> > print "ok"

    >
    > > so here basically "text" will print out when condition3 is true but it
    > > will not print out "ok" when condition3 is true. When it's true it
    > > should print out borth "text" and "ok"

    >
    > In the second last sentence, it is difficult to determine what you
    > think is expected behaviour and what you say is the actual behaviour.
    > In the last sentence, what does the first "it" refer to?
    >
    > If the knowledge about returning None doesn't help you, try some
    > standard(??) techniques like inserting print statements or debugger
    > break-points.
    >
    > HTH,
    > John


    Thanks! That was exactly what it was. I solved it by using "return
    function(args+1)" instead of simply "function(args+1)."

    btw Steven you are so witty I hope to one day pwn noobs on newsgroups
    too.
     
    agent-s, Feb 14, 2007
    #5
  6. agent-s

    John Machin Guest

    On Feb 14, 5:45 pm, "agent-s" <> wrote:
    > On Feb 13, 9:37 pm, "John Machin" <> wrote:
    >
    >
    >
    > > On Feb 14, 4:15 pm, "agent-s" <> wrote:

    >
    > > > I have a function, generally described as so:

    >
    > > > def function(args):
    > > > if condition:
    > > > if condition2:
    > > > function(args+1)

    >
    > > return None> elif condition3:
    > > > print "text"
    > > > return True
    > > > else:
    > > > return False

    >
    > > else:
    > > return None

    >
    > > There are two cases, indicated above, where you don't explicitly do a
    > > "return", so you fall off the end of the function, and Python returns
    > > None.

    >
    > > Then when the function's caller tests the returned value, None is
    > > treated as logically false.

    >
    > > > which is used in:

    >
    > > > if function(args):
    > > > print "ok"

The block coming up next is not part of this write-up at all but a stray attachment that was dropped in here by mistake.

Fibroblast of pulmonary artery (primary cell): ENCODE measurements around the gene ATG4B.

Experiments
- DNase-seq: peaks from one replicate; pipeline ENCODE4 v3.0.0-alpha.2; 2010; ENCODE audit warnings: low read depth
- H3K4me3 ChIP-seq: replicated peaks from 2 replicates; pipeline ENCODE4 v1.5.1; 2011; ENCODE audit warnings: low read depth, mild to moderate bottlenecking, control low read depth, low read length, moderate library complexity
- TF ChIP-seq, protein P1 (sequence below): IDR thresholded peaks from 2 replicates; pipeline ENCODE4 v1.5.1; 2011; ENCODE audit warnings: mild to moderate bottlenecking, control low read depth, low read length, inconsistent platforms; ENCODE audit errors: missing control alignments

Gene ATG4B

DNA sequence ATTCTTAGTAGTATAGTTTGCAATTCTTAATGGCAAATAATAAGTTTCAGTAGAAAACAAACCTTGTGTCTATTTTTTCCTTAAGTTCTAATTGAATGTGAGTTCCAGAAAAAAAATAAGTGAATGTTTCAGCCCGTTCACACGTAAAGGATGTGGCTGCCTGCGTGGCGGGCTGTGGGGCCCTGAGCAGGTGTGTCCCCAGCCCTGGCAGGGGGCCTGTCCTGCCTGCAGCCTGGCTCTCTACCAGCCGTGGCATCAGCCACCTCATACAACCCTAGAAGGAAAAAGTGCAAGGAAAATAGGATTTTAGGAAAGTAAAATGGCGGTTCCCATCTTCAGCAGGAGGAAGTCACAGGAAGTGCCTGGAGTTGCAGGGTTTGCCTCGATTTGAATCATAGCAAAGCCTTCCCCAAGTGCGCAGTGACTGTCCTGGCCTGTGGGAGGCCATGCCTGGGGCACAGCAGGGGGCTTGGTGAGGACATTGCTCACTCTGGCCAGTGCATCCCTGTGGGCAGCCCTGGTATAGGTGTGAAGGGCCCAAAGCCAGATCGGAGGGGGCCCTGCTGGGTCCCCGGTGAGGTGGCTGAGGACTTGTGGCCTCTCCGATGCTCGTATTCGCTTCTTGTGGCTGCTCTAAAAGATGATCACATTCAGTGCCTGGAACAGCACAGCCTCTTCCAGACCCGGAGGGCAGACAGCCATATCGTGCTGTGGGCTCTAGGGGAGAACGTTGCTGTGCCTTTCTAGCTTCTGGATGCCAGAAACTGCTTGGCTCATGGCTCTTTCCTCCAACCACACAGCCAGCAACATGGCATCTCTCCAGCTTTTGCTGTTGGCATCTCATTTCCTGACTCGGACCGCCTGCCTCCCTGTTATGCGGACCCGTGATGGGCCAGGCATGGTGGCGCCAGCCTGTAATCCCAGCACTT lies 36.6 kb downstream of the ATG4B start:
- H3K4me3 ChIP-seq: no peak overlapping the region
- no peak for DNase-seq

>
    > > > so here basically "text" will print out when condition3 is true but it
    > > > will not print out "ok" when condition3 is true. When it's true it
    > > > should print out borth "text" and "ok"

    >
    > > In the second last sentence, it is difficult to determine what you
    > > think is expected behaviour and what you say is the actual behaviour.
    > > In the last sentence, what does the first "it" refer to?

    >
    > > If the knowledge about returning None doesn't help you, try some
    > > standard(??) techniques like inserting print statements or debugger
    > > break-points.

    >
    > > HTH,
    > > John

    >
    > Thanks! That was exactly what it was. I solved it by using "return
    > function(args+1)" instead of simply "function(args+1)."


    That takes care of only 1 of the two cases of returning None instead
    of True/False.

    >
    > btw Steven you are so witty I hope to one day pwn noobs on newsgroups
    > too.


    Wit has nothing to do with it. The fact that you are a Python noob is
    also irrelevant. Your problem statement was unintelligible, as is your
    response. What does "pwn" mean?
     
    John Machin, Feb 14, 2007
    #6
  7. agent-s

    Terry Reedy Guest

    "John Machin" <> wrote in message
    news:...

    | On Feb 14, 5:45 pm, "agent-s" <> wrote:
    | > btw Steven you are so witty I hope to one day pwn noobs on newsgroups
    | > too.

    Sorry, but you are 'pwning' yourself here ;-)

    | Wit has nothing to do with it. The fact that you are a Python noob is
    | also irrelevant. Your problem statement was unintelligible, as is your
    | response. What does "pwn" mean?

    I believe that it is a misspelling of 'own' used by pvp (person versus
    person, as opposed to person versus monster) gamers to demonstrate their
    in-ness. But perhaps agent-s can enlightenment us further.

    Terry Jan Reedy (occasional, non-elite gamer)
     
    Terry Reedy, Feb 14, 2007
    #7
  8. agent-s

    Paul Rubin Guest

    Paul Rubin, Feb 14, 2007
    #8
  9. agent-s

    John Machin Guest

    On Feb 14, 7:02 pm, "Terry Reedy" <> wrote:
    > "John Machin" <> wrote in message
    >
    > news:...
    >
    > | On Feb 14, 5:45 pm, "agent-s" <> wrote: